If we don't understand much of the training compute then there will be decompositions which look to us like a good enough decomposition while hiding arbitrary stuff in the residual between our understanding and what's going on.
If we want to look at connections, then imperfect understanding will probably bite pretty hard particularly as the effect size of the connection gets smaller and smaller (either due to path length >1 or just there being many things which are directly connected but have a small effect).
These seem like important intuitions, but I'm not sure I understand or share them. Suppose I identify a sentiment feature. I agree there's a lot of room for variation in what precise notion of sentiment the model is using, and there are lots of different ways this sentiment feature could be interacting with the network that are difficult to understand. But maybe I don't really care about that, I just want a classifier for something which is close enough to my internal notion of sentiment.
Just so with truth: there's probably lots of different subtly different notions of truth, but for the application of "detecting whether my AI believes statement X to be true" I don't care about that. I do care about the difference between "true" and "humans think is true," but that's a big difference that I can understand (even if I can't produce examples), and where I can articulate the sorts of cognition which probably should/shouldn't be involved in it.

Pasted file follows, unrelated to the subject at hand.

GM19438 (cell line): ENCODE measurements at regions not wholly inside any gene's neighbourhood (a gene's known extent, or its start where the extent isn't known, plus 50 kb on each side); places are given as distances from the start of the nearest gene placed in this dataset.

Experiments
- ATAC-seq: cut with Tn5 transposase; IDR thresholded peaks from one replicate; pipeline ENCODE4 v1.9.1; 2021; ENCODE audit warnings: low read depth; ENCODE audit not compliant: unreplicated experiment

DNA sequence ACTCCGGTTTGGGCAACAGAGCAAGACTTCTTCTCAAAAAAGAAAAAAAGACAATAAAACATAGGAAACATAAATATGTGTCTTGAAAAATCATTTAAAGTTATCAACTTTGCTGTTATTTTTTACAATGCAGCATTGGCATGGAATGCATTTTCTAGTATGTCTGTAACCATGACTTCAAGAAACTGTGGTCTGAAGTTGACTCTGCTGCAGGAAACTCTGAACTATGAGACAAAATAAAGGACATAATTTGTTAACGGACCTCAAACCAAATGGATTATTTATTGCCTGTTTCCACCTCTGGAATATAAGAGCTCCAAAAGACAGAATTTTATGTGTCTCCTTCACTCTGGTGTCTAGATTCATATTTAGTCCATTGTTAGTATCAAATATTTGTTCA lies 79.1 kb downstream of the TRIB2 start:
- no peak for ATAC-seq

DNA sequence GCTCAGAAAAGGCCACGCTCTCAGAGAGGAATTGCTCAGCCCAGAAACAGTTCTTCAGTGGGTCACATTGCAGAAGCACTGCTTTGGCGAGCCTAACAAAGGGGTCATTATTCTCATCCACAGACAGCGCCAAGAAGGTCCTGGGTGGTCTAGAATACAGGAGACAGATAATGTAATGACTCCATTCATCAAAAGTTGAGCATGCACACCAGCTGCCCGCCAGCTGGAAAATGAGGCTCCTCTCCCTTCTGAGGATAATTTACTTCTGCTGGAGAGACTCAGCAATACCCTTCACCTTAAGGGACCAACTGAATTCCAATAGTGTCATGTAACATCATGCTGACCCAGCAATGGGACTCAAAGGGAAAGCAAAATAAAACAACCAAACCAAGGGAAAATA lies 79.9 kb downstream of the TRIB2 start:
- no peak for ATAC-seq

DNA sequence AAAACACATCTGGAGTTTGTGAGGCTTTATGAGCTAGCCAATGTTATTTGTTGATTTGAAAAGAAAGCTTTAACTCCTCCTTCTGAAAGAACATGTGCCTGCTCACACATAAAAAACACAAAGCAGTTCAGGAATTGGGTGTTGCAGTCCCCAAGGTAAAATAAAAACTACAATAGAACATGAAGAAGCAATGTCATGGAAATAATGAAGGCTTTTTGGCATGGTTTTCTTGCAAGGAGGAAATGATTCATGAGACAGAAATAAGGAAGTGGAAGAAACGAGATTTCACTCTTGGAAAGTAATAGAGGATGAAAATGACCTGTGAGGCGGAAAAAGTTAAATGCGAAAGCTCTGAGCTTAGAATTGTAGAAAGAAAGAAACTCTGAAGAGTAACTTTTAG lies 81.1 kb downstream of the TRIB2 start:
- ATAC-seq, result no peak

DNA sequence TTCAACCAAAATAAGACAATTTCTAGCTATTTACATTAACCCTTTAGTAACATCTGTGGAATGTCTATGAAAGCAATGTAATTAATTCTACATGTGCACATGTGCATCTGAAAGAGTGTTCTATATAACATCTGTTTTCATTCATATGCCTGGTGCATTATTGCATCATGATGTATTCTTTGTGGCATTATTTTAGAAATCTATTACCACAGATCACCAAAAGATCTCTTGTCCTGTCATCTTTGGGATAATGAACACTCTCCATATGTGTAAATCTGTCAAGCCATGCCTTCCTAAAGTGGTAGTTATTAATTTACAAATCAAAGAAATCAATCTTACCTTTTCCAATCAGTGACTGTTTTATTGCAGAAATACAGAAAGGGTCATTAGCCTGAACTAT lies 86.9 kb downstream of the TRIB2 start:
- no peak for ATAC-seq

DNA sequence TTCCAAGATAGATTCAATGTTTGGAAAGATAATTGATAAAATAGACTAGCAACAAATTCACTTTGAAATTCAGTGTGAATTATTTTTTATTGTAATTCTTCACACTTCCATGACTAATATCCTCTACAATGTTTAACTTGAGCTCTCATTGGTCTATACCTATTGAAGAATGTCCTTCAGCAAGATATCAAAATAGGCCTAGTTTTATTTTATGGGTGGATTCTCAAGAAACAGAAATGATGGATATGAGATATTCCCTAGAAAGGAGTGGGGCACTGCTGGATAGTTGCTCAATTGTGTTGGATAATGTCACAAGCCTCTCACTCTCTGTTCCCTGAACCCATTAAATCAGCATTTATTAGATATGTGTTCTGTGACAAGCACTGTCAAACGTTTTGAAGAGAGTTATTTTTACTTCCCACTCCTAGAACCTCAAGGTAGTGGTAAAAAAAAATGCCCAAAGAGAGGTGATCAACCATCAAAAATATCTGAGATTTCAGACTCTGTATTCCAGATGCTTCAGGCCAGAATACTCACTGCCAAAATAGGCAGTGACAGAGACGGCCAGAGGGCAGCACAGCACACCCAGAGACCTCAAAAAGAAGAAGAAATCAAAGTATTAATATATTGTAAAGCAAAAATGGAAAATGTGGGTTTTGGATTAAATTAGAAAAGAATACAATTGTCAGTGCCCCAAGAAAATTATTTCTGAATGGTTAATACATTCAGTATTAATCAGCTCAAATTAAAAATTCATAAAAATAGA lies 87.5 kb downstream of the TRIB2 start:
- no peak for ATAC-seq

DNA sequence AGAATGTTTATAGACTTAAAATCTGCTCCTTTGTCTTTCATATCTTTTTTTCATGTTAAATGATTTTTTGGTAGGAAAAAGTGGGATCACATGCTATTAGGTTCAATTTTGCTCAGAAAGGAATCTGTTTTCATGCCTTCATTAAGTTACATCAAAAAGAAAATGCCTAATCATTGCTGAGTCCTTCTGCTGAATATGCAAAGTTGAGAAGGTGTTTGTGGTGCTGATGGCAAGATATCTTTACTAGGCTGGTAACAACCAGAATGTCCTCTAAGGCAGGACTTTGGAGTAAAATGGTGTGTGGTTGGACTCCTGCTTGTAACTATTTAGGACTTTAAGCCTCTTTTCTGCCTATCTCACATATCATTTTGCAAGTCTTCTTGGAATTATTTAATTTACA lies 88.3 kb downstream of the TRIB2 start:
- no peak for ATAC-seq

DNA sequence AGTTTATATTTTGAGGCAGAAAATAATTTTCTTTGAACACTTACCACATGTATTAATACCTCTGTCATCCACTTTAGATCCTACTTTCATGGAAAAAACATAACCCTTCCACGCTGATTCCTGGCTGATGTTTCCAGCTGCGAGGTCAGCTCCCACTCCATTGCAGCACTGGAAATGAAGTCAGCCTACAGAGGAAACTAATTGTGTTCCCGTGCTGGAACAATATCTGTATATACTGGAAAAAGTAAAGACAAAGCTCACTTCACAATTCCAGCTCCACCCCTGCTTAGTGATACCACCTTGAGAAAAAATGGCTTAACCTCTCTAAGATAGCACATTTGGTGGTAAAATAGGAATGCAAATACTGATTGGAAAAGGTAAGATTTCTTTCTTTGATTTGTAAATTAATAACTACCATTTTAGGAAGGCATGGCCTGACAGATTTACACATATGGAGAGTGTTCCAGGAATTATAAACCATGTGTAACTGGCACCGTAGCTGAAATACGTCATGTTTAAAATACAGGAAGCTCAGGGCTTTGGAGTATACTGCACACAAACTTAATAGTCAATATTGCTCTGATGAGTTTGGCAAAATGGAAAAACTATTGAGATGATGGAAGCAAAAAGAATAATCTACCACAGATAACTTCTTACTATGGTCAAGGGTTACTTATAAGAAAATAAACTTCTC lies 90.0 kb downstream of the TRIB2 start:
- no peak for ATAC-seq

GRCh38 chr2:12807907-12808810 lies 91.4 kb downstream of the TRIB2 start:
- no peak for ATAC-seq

What's the specific way you imagine this failing? Some options:
Maybe a better question would be - why didn't these issues (lack of robust explanation) get in the way of the Steinhardt paper I linked? They were in fact able to execute something like the plan I sketch here: use vague understanding to guess which model components attend to features which are spuriously correlated with the thing you want, then use the rest of the model as an improved classifier for the thing you want.
What follows is a note I wrote responding to the AI Optimists essay, explaining where I agree and disagree. I was thinking about posting this somewhere, so I figure I'll leave it in the comments here. (So to be clear, it's responding to the AI Optimists essay, not responding to Steven's post.)
Places I think AI Optimists and I agree:
Places I think we disagree, but I’m not certain. The authors of the Optimists article promise a forthcoming document which addresses pessimistic arguments, and these bullet points are something like like “points I would like to see addressed in this document.”